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A Quietus Interview

Sonic Homes For Queer Content: Planningtorock Interviewed
Anna Wood , November 20th, 2018 10:32

Their new album Powerhouse is a celebration of family, of queerness, and of “radical vulnerability”. Here Planningtorock, aka Jam Rostron, traces the path from 90s Bolton to Berlin and back again

Photo by Goodyn Green

Trans… trans… trans… short for transition, if you like, or transform, or transcend, and also for ‘Transome’ which is the lead single from Planningtorock’s new album, Powerhouse. It’s a perfect song for feeling yourself, to use that excellent phrase: it has not one but two ace synth hooks, it mixes sexy-relaxed with playful-upbeat, it uses slinky 90s production and sweetly processed vocals to create a feelgood feelproud genderqueer dance track.

“I think it’s quite irresponsible to make sad music right now,” Planningtorock said when we spoke last week. “I really do! I’m not saying sad songs can’t exist, but we live in very very hard times and I’m conscious of making music that sounds very positive. That’s important for me.”

Powerhouse is Jam Rostron’s fourth album but in some ways it feels like a debut: there is a stepping out and a sense of ‘here I am’ which is related to their transition over the past couple of years, and also to their autobiographical depiction of family on the record. The title track, a softly soaring ballad-lullaby, is about Jam’s mum, Janet; second single, ‘Beulah Loves Dancing’, is an almost ridiculously joyful and bouncing ode to their sister.

Rostron is from Dunscar, just north of Bolton, Lancashire, left school at 14, and got into art college through hard work and hustle. “My mum was fierce. She contacted the local art school and told them, ‘My daughters are really really talented, you should take them.’ And they did. Then later I applied to Sheffield [art school], and I didn’t have any qualifications but I’d made so much work, drawings, paintings… I’d learned my mum’s hustle, and I just made myself undeniable. I worked as a cleaner in an old people’s home in Sheffield, to finance it. The art school had an amazing media department and that’s where I learned about video and making music.”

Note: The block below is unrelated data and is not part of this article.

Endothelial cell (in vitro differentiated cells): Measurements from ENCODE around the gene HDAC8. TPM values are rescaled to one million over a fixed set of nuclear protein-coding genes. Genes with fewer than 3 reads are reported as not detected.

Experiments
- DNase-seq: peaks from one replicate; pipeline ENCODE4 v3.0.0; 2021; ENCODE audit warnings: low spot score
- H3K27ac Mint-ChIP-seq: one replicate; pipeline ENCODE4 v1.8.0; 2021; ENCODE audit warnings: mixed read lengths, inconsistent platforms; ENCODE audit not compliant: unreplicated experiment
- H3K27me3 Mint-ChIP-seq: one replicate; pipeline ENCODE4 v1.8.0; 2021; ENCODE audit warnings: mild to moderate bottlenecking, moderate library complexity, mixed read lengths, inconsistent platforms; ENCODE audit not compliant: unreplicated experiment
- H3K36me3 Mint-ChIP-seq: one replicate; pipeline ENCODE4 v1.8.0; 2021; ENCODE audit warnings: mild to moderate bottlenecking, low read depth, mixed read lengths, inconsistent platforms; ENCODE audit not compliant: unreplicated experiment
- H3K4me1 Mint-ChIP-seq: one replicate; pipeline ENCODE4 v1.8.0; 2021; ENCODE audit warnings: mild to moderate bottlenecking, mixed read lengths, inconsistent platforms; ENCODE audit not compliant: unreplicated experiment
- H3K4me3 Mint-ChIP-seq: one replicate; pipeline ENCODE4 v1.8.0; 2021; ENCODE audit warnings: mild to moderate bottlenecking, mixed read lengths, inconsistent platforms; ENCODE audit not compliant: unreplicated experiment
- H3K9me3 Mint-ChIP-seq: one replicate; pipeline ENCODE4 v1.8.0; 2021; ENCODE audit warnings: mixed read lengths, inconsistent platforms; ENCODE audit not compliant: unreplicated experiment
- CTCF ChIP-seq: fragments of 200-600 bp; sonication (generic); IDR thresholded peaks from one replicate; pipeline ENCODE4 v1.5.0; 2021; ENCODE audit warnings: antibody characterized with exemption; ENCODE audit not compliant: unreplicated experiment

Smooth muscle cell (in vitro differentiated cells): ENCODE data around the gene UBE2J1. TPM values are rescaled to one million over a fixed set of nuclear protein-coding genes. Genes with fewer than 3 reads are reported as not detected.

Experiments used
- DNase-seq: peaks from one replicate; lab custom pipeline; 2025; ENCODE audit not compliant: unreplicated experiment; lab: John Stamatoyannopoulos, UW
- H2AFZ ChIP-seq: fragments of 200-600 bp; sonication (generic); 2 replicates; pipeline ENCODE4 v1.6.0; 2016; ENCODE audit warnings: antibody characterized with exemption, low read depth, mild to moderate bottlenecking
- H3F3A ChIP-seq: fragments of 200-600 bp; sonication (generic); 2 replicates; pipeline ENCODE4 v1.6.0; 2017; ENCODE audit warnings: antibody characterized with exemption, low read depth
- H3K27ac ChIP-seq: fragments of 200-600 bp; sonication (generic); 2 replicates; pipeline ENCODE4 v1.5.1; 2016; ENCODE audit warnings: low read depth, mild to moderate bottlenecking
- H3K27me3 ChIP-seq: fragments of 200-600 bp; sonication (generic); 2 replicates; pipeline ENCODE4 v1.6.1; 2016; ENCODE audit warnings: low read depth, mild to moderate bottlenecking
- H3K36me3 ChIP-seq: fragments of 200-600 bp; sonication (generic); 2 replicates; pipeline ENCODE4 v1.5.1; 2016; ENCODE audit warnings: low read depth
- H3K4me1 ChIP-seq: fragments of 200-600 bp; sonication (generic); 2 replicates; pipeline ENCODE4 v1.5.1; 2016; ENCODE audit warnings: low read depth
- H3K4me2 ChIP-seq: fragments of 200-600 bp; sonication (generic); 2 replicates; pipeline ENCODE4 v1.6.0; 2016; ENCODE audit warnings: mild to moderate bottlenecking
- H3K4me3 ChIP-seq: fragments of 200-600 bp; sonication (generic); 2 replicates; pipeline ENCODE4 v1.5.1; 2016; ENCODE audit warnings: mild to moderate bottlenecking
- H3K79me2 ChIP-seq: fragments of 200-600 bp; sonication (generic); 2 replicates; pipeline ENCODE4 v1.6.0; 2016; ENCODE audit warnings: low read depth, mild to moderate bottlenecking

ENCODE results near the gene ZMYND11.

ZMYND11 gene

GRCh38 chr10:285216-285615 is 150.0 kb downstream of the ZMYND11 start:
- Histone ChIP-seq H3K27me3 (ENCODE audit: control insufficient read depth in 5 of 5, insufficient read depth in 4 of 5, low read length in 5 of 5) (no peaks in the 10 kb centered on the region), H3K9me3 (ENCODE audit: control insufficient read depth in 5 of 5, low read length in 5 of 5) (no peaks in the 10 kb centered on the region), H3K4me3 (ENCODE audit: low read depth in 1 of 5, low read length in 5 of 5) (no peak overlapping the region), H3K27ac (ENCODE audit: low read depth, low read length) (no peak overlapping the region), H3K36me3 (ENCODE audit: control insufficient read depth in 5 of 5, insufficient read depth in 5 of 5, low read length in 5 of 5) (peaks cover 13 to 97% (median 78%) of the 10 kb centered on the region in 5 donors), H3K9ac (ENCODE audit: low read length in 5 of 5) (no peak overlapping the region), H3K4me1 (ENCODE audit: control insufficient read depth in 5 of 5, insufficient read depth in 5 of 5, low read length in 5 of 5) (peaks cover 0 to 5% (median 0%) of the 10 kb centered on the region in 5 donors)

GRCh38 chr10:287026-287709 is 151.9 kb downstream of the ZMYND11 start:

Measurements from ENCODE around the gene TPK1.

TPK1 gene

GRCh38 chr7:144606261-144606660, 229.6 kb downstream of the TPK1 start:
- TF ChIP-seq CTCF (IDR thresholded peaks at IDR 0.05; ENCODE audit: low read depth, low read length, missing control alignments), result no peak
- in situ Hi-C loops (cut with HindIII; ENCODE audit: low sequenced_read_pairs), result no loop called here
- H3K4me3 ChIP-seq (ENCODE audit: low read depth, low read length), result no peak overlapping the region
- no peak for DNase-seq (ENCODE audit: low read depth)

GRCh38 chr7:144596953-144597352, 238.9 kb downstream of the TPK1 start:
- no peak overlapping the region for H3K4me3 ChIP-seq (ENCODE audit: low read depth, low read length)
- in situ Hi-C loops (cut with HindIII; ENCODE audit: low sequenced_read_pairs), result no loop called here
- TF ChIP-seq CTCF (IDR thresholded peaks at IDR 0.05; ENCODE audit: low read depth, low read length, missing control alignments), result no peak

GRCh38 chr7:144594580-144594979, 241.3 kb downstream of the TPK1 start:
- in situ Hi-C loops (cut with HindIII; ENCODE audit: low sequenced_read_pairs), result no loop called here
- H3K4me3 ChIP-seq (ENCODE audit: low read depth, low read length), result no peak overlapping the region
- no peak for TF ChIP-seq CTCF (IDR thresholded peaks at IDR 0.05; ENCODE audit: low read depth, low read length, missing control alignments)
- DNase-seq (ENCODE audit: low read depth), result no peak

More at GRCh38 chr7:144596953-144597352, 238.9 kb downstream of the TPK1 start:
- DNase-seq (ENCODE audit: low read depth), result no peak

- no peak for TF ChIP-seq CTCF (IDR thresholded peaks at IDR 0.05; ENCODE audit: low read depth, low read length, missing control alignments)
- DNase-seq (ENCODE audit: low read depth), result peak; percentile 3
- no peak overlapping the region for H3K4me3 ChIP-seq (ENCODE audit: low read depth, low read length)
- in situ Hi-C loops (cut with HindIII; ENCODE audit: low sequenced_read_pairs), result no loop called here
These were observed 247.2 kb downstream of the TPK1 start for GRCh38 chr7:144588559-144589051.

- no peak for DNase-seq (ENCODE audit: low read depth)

Then, 18 years ago, they left the UK and moved to Berlin: “Everyone in my family was struggling – my dad had undiagnosed bipolar, my mum was diagnosed with cancer, my sister is autistic. It was intense and it felt like I was the only one who didn’t have something to deal with. In terms of learning boundaries and learning how to take care of myself, I had to pull myself out of it and create a life for myself.”

It worked. Have It All, their 2006 debut, was a whoosh of energy and power; on W transformations (and PTR’s signature voice pitching) were beginning; with All Love’s Legal Rostron began to really mix politics and dance music in a way that holds on to the pleasure, the fun. “And then Powerhouse takes all that experience, everything I’ve learned about songwriting, to find a way to talk about things I needed to get out.”

It’s quite extraordinary to hear an album that describes family with so much love and without even a smidgen of conservatism. Rostron is, as they’ve described it in the past, “into this idea of queering sonics, making non-heteronormative music” and their music – especially on Powerhouse – is part of a house tradition, a tradition of queerness and blackness and the working classes, and of solidarity.

“It’s really about creating sound that best supports queer content. I can’t really describe it more than that: sonic homes for queer content. Queering sonics is a feeling – talking of house music and the roots of house music – it’s about creating a presence and a feeling.”

The album also has a house production sound, a simplicity and a tenderness that, it’s fair to say, harks back to late-80s and early-90s Bolton where Rostron grew up. “I love 90s production. There’s simplicity in those dance tracks, there’s one or two components, and they’re usually perfect to conjure up the right vibes.

“Music is a big bridge between my queer family and my mum and my sister. My mum used music as a ritual – she’d play it so loud, you’d walk into the living room and she couldn’t hear you – and I saw how it enthused her, lifted her up. And I saw that music gives you love because it can change your mind about things, it can bring you to a different place to help you deal with things.”

There’s also a giving of thanks on the album, most explicitly to Janet, on that title track, and Jam’s older sister Beulah. “I wanted to find a way to write about her. There are so many stories, and I didn’t want to just write about her autism – I tried that but I didn’t want that.” There’s a short monologue, an anecdote really and a beautifully familiar moment, at the start of ‘Beulah Loves Dancing’ where Jam talks about the Walkmans the sisters were given as kids, and the hours Beulah spent dancing in her bedroom to mixtapes she’d made from local rave radio stations. “This anecdote just encompassed everything, it communicated a very important part of her and a very important part of my life, because she got me into dance music.”